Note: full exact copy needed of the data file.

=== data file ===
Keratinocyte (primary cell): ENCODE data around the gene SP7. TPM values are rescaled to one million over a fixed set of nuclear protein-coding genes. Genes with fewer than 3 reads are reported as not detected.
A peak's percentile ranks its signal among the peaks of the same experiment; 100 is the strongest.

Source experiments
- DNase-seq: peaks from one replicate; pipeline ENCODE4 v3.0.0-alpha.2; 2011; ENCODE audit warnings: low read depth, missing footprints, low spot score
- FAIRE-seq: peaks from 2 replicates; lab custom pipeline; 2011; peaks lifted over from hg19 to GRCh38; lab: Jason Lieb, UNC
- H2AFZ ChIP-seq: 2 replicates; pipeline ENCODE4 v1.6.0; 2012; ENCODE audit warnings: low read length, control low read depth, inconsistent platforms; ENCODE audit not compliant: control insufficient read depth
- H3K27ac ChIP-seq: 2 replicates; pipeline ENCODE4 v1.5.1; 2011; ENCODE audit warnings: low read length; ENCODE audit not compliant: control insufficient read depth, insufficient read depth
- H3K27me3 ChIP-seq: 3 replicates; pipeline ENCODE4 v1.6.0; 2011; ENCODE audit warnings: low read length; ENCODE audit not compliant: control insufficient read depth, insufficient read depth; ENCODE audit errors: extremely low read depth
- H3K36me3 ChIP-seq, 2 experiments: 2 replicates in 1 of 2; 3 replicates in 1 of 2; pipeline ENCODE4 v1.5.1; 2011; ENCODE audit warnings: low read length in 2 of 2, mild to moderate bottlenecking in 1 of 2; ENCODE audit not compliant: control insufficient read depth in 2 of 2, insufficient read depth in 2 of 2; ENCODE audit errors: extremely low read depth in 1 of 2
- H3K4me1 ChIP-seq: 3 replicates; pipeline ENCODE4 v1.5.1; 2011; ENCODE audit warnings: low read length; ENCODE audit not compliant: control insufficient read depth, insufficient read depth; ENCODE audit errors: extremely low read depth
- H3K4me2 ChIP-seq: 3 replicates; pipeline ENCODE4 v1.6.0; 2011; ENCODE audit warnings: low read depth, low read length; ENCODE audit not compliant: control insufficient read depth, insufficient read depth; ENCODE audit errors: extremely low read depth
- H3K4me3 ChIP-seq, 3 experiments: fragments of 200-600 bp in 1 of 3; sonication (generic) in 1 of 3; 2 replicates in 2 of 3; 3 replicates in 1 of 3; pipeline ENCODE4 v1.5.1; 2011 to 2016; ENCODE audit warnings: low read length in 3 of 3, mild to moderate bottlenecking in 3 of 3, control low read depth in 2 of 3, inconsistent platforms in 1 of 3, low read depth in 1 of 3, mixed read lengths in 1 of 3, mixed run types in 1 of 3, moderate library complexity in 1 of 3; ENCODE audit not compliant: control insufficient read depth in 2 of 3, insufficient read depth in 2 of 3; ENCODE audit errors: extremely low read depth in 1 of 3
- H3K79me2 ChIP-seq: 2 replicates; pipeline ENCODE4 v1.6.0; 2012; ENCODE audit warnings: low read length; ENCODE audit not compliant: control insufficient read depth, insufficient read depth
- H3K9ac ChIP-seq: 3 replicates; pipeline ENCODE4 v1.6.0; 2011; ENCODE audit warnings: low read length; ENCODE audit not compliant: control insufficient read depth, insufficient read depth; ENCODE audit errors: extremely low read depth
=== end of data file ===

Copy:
Keratinocyte (primary cell): ENCODE data around the gene SP7. TPM values are rescaled to one million over a fixed set of nuclear protein-coding genes. Genes with fewer than 3 reads are reported as not detected.
A peak's percentile ranks its signal among the peaks of the same experiment; 100 is the strongest.

Source experiments
- DNase-seq: peaks from one replicate; pipeline ENCODE4 v3.0.0-alpha.2; 2011; ENCODE audit warnings: low read depth, missing footprints, low spot score
- FAIRE-seq: peaks from 2 replicates; lab custom pipeline; 2011; peaks lifted over from hg19 to GRCh38; lab: Jason Lieb, UNC
- H2AFZ ChIP-seq: 2 replicates; pipeline ENCODE4 v1.6.0; 2012; ENCODE audit warnings: low read length, control low read depth, inconsistent platforms; ENCODE audit not compliant: control insufficient read depth
- H3K27ac ChIP-seq: 2 replicates; pipeline ENCODE4 v1.5.1; 2011; ENCODE audit warnings: low read length; ENCODE audit not compliant: control insufficient read depth, insufficient read depth
- H3K27me3 ChIP-seq: 3 replicates; pipeline ENCODE4 v1.6.0; 2011; ENCODE audit warnings: low read length; ENCODE audit not compliant: control insufficient read depth, insufficient read depth; ENCODE audit errors: extremely low read depth
- H3K36me3 ChIP-seq, 2 experiments: 2 replicates in 1 of 2; 3 replicates in 1 of 2; pipeline ENCODE4 v1.5.1; 2011; ENCODE audit warnings: low read length in 2 of 2, mild to moderate bottlenecking in 1 of 2; ENCODE audit not compliant: control insufficient read depth in 2 of 2, insufficient read depth in 2 of 2; ENCODE audit errors: extremely low read depth in 1 of 2
- H3K4me1 ChIP-seq: 3 replicates; pipeline ENCODE4 v1.5.1; 2011; ENCODE audit warnings: low read length; ENCODE audit not compliant: control insufficient read depth, insufficient read depth; ENCODE audit errors: extremely low read depth
- H3K4me2 ChIP-seq: 3 replicates; pipeline ENCODE4 v1.6.0; 2011; ENCODE audit warnings: low read depth, low read length; ENCODE audit not compliant: control insufficient read depth, insufficient read depth; ENCODE audit errors: extremely low read depth
- H3K4me3 ChIP-seq, 3 experiments: fragments of 200-600 bp in 1 of 3; sonication (generic) in 1 of 3; 2 replicates in 2 of 3; 3 replicates in 1 of 3; pipeline ENCODE4 v1.5.1; 2011 to 2016; ENCODE audit warnings: low read length in 3 of 3, mild to moderate bottlenecking in 3 of 3, control low read depth in 2 of 3, inconsistent platforms in 1 of 3, low read depth in 1 of 3, mixed read lengths in 1 of 3, mixed run types in 1 of 3, moderate library complexity in 1 of 3; ENCODE audit not compliant: control insufficient read depth in 2 of 3, insufficient read depth in 2 of 3; ENCODE audit errors: extremely low read depth in 1 of 3
- H3K79me2 ChIP-seq: 2 replicates; pipeline ENCODE4 v1.6.0; 2012; ENCODE audit warnings: low read length; ENCODE audit not compliant: control insufficient read depth, insufficient read depth
- H3K9ac ChIP-seq: 3 replicates; pipeline ENCODE4 v1.6.0; 2011; ENCODE audit warnings: low read length; ENCODE audit not compliant: control insufficient read depth, insufficient read depth; ENCODE audit errors: extremely low read depth